Monday, September 20, 2010

Dreaming in Chinese: Mandarin Lessons In Life, Love, And Language

I feel rather privileged to get an advanced copy of Deborah Fallows' Dreaming in Chinese: Mandarin Lessons In Life, Love, And Languagevia my friend Sally's relative who works at NPR. (Talk about a dream job.) Fallows describes her various efforts to learn Mandarin interspersed with her experiences in China over the years. She includes both linguistic loves and characteristic Chinese moments. It's a fun and quick read for a Sinophile. There weren't any lessons in Love as in romantic love. That's a tease in the subtitle.

Yet others might not enjoy it that much. They might not care about some of the facets of Mandarin and wish there were more stories about life in China. A reader who has studied Mandarin could find this too basic.

Sunday, September 19, 2010

Danica McKellar: Are her math books bad for girls?

Danica McKellar: Are her math books bad for girls? is an article about former Wonder Years star's books on math. I'd say they seem worthwhile. I just read about them on

Thursday, September 09, 2010

Knowing Christ Today

Knowing Christ Today: Why We Can Trust Spiritual Knowledge by philosopher Dallas Willard logically refutes the idea that it's impossible to know God or that all this faith-stuff is just a matter of belief. He respectfully and intelligently tackles that notion before moving on to reason why we can know there is a God and why Christ is God. It's a really bold move in this era and Willard uses his reasoning, rather than nonsense or feelings to address these issues. It's a powerful book using strong evidence.

Of course, not all will be swayed, but Willard writes well and anyone who cares about such matters should give this book a read. It will challenge believer and non-believer alike, though in different ways. It's very much a modern book for our time, but Willard doesn't simply modify the gospels or logic to present a Christianity every one will like. He explains Christianity in modern terms that will challenge people today.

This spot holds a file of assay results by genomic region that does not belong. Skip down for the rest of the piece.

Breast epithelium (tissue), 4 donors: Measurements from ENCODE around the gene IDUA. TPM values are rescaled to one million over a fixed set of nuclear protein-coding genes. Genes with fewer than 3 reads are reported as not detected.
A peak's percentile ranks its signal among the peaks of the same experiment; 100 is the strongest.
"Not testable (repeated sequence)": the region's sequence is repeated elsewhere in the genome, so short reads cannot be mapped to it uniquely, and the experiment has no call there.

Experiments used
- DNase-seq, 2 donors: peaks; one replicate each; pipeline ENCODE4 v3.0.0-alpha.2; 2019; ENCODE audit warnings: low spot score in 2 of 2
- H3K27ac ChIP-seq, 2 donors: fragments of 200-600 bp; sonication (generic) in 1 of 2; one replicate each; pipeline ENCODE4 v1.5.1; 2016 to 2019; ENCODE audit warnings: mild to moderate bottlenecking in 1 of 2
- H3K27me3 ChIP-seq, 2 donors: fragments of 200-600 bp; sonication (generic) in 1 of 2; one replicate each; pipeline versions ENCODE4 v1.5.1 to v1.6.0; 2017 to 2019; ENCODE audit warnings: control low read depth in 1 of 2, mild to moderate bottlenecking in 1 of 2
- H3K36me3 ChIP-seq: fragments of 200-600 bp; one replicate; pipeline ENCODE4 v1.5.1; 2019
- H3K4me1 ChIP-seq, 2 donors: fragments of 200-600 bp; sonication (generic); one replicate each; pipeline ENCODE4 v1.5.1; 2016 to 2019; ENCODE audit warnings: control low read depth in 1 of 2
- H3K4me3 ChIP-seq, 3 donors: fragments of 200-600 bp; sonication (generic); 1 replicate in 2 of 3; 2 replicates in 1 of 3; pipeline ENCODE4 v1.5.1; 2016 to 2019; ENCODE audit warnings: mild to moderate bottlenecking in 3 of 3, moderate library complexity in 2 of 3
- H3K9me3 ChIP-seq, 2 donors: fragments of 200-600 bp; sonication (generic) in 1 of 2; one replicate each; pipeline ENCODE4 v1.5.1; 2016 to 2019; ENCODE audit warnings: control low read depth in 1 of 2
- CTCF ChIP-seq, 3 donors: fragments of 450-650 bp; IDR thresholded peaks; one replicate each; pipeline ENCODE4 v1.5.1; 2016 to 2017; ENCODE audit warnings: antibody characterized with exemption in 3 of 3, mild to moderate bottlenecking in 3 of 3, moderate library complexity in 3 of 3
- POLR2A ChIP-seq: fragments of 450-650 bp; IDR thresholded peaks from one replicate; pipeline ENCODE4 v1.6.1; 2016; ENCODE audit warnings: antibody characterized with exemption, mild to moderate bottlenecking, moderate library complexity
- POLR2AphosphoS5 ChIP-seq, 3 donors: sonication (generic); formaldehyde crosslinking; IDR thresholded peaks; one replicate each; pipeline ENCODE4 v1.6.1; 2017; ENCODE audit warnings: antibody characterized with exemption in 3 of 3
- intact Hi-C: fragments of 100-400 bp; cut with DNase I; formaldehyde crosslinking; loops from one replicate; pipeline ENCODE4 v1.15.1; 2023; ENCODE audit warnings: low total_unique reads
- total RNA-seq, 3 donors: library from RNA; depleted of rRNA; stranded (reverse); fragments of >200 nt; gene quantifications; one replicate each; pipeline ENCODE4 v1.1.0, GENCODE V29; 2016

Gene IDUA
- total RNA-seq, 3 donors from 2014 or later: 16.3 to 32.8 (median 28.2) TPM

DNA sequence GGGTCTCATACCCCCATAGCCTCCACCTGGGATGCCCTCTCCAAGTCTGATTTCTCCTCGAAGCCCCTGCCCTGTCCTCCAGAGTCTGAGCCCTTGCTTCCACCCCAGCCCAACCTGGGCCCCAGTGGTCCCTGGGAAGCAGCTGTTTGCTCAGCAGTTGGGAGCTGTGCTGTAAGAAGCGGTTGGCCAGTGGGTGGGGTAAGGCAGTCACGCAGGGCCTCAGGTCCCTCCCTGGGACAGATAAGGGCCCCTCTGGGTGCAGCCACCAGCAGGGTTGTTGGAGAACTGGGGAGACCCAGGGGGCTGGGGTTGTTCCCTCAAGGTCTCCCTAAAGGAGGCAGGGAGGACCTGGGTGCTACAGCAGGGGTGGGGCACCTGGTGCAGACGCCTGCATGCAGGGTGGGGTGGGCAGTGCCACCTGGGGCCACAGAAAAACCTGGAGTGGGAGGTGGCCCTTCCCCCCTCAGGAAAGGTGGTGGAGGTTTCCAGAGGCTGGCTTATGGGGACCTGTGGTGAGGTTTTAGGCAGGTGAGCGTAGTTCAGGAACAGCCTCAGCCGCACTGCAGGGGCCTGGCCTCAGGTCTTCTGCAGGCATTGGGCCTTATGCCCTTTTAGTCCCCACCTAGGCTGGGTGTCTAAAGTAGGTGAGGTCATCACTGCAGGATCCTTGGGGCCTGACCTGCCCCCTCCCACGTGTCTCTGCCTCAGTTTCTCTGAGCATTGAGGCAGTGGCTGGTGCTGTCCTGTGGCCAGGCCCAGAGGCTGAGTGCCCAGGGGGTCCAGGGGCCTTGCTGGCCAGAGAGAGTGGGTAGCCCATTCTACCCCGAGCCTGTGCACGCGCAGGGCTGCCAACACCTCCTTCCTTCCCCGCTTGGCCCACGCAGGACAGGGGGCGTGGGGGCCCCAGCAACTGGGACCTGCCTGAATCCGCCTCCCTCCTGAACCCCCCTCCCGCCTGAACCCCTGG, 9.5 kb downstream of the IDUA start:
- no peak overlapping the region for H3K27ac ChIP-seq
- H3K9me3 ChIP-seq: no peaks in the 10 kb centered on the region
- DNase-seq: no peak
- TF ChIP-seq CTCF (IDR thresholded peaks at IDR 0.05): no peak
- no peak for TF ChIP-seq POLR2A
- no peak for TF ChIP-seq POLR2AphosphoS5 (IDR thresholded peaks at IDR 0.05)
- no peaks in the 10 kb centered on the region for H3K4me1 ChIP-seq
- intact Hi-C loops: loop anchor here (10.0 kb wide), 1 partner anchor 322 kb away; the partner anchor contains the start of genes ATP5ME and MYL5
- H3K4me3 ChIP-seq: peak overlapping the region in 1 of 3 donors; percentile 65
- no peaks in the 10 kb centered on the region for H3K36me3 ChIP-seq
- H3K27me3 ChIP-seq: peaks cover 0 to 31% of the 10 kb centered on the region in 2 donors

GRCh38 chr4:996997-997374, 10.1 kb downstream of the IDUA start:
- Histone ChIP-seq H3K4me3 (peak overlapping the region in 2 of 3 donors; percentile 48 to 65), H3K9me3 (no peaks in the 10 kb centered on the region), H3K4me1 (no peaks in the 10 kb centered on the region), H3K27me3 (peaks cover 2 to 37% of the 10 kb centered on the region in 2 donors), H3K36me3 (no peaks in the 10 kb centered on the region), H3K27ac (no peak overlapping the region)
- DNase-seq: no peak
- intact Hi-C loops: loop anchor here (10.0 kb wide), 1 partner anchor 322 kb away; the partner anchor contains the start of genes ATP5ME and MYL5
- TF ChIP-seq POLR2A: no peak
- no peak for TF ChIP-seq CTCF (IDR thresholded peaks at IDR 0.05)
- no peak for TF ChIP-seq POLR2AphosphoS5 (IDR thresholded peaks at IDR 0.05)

Tuesday, September 07, 2010

The Barn

I just finished Award winner Avi's The Barn. it was a quick, enjoyable read about three siblings growing up in the Oregon Territory in 1855. Their mother died years ago and when their father suffers a stroke, the youngest boy, Ben, must return home from boarding school. With his older brother Harrison and older sister Nettie, they must work the fields and care for the father who can't feed himself or sit up.

Ben takes on the full time responsibility of caring for the father, who can't talk. Ben soon decides that the way to get the father to recover is to build the barn the father spoke of. Against obstacles including common sense, the kids decide to build the barn the father wanted.

In many ways the plot offers little new, but the ending is real and non-Disney-ish. The book reads fast and I got caught up in the language, but when you think about it few 10 year olds are as wise as Ben -- actually, none I've met are. It was hard to believe a boy would make all the observations he made, even if he was bright. I taught the highly gifted class which required an IQ of over 140 and few if any of those fourth and fifth graders had Ben's level of maturity. I think it's a good book for 4th and 5th graders, but doesn't stand up to much analysis.

Sunday, September 05, 2010

Dante's Divine Comedy as a Graphic Novel

Seymour Chwast's Dante's Divine Comedy: A Graphic Adaptation is an engaging "read" that made me want to read the the original
again. I liked the black and white drawings that showed Dante's journey through Hell to Paradise. Hell seemed hellish and paradise was quite nice. The drawings make the poetry clearer and so one can visualize Dante's understanding of these supernatural realms. Dante and Virgil are dressed in outfits that evoke film noir and that worked for me. This poem a perfect choice for a graphic novel, which simplifies without really dumbing down the original. I do think it will spur many to read the original. What more do you want?